Tom Richmond: Miliband must put passion and clarity at the heart of policy

THESE are the most unpredictable of times. Every passing day brings a new political or economic challenge for Britain's first coalition Government since Winston Churchill held the country together during World War Two's darkest days.

Yet, despite the toughest public spending round in at least 30 years, domestic politics has become complacently predictable – coalition politicians say that the spending cuts are necessary, while Labour accuse them of damaging Britain's future prospects and consigning many millions to a life of endless poverty.

It cannot go on like this – and it is up to Ed Miliband, the new Labour leader, to start to inject some passion into his party with his policy review. He's taken the hint, after two weeks of paternity leave, that he needs to raise his game and halt Labour's drift.

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The debonair Doncaster MP has shown that he's the master of the soundbite – I note that he interrupted his "bonding" with his new son to step in front of the television cameras and congratulate Prince William on his engagement to Kate Middleton.

He's also proved surprisingly adept at Prime Minister's Questions – like him, I, too, am becoming frustrated at David Cameron's ability, just like Tony Blair and Gordon Brown before him, to ignore those issues that are politically unpalatable.

The challenge, from Miliband's point of view, is pinning Cameron down. Effective scrutiny will be vital if the coalition's spending cuts are to be delivered in a manner that eradicates genuine waste, protects those who society has a duty to stand by and guarantees the country's national security.

Yet this basic function of opposition will become increasingly ineffectual if Labour does not come to terms with its election defeat – and start preparing a coherent manifesto for the 2015 election (assuming the coalition survives every intervening obstacle).

It has to recognise that the recession was a political game-changer, despite Brown's initial handling of the banking crisis, and that the public are likely to become less disposed in the future to those parties with uncosted policies. Due diligence should be the name of the game. As well as constructive opposition, voters expect a properly financed alternative to be developed.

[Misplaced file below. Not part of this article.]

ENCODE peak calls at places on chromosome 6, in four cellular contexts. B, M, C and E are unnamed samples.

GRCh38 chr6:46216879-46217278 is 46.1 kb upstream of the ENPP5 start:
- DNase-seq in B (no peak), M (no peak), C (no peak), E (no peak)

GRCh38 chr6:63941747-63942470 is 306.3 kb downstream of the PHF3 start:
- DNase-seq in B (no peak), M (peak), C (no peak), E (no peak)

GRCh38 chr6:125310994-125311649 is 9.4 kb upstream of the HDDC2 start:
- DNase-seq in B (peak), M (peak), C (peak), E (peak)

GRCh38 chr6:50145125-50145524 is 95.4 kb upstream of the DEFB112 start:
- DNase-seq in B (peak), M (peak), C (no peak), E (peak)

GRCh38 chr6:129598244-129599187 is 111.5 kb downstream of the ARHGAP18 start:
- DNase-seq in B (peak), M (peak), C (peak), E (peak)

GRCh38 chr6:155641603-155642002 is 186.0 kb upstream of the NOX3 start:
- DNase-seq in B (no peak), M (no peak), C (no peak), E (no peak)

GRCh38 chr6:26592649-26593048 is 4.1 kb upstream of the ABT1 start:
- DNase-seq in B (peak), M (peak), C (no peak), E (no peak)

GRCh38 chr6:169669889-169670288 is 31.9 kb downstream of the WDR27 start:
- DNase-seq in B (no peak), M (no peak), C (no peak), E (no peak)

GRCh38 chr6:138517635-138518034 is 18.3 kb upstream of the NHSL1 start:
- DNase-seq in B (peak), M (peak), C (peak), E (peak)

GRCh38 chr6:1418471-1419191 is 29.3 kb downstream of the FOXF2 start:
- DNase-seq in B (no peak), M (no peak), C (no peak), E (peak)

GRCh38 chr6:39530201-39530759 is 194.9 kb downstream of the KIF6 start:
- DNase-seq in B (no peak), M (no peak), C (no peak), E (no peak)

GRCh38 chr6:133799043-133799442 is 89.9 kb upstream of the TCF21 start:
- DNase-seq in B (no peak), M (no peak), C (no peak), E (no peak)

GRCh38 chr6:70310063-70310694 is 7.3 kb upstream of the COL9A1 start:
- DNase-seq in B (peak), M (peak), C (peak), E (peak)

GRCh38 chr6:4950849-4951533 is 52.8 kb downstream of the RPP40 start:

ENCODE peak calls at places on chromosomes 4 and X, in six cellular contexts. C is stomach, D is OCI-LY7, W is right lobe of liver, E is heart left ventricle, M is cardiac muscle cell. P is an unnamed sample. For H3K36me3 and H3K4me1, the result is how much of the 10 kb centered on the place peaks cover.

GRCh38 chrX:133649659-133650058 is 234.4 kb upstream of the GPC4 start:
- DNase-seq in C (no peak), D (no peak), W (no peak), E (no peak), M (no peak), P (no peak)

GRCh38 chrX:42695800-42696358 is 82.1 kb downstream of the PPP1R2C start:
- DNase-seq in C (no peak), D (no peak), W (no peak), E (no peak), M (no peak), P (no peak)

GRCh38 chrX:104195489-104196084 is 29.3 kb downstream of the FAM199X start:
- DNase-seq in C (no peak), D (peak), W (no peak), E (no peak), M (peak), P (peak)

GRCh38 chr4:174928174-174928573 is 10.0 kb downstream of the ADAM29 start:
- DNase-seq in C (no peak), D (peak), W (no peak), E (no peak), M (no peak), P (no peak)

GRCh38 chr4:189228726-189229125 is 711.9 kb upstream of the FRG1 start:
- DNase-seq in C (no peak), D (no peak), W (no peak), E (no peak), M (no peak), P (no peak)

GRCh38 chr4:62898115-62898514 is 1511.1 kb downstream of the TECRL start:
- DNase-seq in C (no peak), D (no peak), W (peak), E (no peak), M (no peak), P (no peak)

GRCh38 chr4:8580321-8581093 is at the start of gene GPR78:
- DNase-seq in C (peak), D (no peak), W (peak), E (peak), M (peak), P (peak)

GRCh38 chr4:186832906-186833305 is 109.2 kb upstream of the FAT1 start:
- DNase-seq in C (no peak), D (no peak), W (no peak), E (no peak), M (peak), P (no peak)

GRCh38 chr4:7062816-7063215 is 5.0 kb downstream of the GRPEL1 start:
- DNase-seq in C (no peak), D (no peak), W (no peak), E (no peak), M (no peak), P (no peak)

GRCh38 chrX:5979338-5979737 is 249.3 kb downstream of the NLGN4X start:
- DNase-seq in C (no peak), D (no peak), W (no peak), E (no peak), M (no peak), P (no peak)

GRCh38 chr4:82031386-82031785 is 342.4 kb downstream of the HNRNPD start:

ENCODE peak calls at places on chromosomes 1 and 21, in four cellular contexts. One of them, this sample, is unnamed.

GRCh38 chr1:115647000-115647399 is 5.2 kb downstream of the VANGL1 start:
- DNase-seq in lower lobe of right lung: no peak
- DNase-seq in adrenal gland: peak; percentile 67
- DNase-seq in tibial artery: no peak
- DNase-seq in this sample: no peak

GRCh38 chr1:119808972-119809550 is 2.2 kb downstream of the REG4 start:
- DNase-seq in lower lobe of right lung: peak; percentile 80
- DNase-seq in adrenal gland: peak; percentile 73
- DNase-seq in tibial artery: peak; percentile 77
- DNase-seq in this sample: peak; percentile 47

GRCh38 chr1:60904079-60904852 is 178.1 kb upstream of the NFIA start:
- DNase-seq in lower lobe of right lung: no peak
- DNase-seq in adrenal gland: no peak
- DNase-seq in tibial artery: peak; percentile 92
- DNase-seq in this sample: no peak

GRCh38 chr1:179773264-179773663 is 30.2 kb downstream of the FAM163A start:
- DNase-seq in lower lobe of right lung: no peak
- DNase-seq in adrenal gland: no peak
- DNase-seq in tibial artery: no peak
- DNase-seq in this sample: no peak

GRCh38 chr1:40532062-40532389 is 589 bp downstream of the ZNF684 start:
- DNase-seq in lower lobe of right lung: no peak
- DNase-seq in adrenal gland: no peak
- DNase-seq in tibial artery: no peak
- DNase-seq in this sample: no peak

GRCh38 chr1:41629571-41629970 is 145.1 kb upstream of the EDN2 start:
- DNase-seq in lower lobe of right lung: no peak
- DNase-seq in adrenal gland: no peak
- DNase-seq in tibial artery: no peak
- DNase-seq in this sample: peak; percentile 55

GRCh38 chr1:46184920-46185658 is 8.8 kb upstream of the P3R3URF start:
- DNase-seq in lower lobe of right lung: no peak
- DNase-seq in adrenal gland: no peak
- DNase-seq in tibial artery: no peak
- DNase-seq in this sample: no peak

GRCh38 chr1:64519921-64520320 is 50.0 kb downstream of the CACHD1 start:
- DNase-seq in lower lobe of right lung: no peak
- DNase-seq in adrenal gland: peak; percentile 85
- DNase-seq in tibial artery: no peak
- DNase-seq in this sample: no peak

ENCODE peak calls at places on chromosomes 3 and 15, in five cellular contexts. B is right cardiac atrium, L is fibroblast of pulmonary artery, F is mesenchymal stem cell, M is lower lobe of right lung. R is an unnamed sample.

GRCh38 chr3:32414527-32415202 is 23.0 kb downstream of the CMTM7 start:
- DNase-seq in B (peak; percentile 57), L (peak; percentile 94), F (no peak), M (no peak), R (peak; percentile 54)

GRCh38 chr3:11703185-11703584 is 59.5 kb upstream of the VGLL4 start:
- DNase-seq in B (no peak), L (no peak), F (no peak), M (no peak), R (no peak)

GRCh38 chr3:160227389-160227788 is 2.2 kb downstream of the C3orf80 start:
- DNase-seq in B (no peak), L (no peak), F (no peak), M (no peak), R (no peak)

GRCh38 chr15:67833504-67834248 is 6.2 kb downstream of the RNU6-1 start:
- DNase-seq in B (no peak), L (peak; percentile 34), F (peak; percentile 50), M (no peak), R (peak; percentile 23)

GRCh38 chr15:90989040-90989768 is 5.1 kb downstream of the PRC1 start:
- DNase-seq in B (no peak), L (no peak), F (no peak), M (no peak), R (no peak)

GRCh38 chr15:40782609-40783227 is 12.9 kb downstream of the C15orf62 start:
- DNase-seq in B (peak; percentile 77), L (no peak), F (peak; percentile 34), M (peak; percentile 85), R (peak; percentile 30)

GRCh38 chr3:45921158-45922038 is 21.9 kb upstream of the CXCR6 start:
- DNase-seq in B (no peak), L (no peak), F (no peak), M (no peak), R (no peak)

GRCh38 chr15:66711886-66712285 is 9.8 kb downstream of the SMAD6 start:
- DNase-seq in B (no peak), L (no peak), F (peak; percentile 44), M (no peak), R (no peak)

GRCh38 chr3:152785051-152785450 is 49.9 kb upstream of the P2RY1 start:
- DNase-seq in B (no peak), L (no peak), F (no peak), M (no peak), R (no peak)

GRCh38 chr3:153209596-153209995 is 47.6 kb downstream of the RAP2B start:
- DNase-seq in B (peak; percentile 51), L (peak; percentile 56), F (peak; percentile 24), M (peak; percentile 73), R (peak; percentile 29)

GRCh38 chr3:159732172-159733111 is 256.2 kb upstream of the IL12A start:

As Chancellor George Osborne, a Eurosceptic and opponent of the Euro, said yesterday following Ireland's bailout: "'I told you so' is not much of an economic policy."

Miliband and his shadow cabinet have to consider that Britain may, in fact, be enjoying a sustained period of growth prior to the next election – manufacturing, for example, is now growing at the fastest rate since 1994 – and Labour needs to wake up to this prospect.

So far, the party's approach has been unconvincing – despite Alan Johnson, the well-meaning former Home Secretary, being made Shadow Chancellor. Johnson, for example, has raised the prospect of reducing the 50p tax-rate for top-earners; his leader, no doubt with one eye on the unions who supported his successful campaign, says this will not be so.

Equally, the two men have divergent views on the merits of a graduate tax – even though tuition fees has become one of the political issues. Again, this does not bode well – Labour needs to be presenting an united front.

And, on Johnson's home patch of Hull, he is aghast that funding for the city's Gateway housing renewal programme has been cut, an ambitious plan to transform inner-city estates across the North that had been the brainchild of John Prescott. Yet, while his concerns are laudable, given the number of people whose dream of having an adequate council home have been dashed, the issue on this, and every other spending plan, is a fundamental one: where is the money coming from?

That apart, Johnson does appear to be more realistic than his leader – hence his comments on the 50p tax rate – but the difference between the two men will play into the coalition's hands and divert attention away from its own judgements.

By embarking upon on a policy review process comparable to the exercise that Cameron undertook when he became Tory leader five years ago, or when Tony Blair became Labour leader in 1994 and ditched the party's fabled Clause Four on common ownership, it allows Miliband to play for time, and even road-test ideas in public, before coming to a final decision. It also shows that he recognises the need for change.

He does, also, have one advantage that was denied to Cameron. Labour's core support base is still far stronger than the Conservative's – it can count upon the substantial public sector payroll vote and trade union support.

However, this was not enough at the last election – and it will not be sufficient in 2015 unless Ed Miliband wins back the "Middle England" voters who were pivotal to Blair's three election successes. That is why he needs to be totally transparent over policy and, more crucially, how every commitment will be funded. Simply waiting for the coalition to implode will only play into David Cameron and Nick Clegg's hands in the long-term. He has been warned.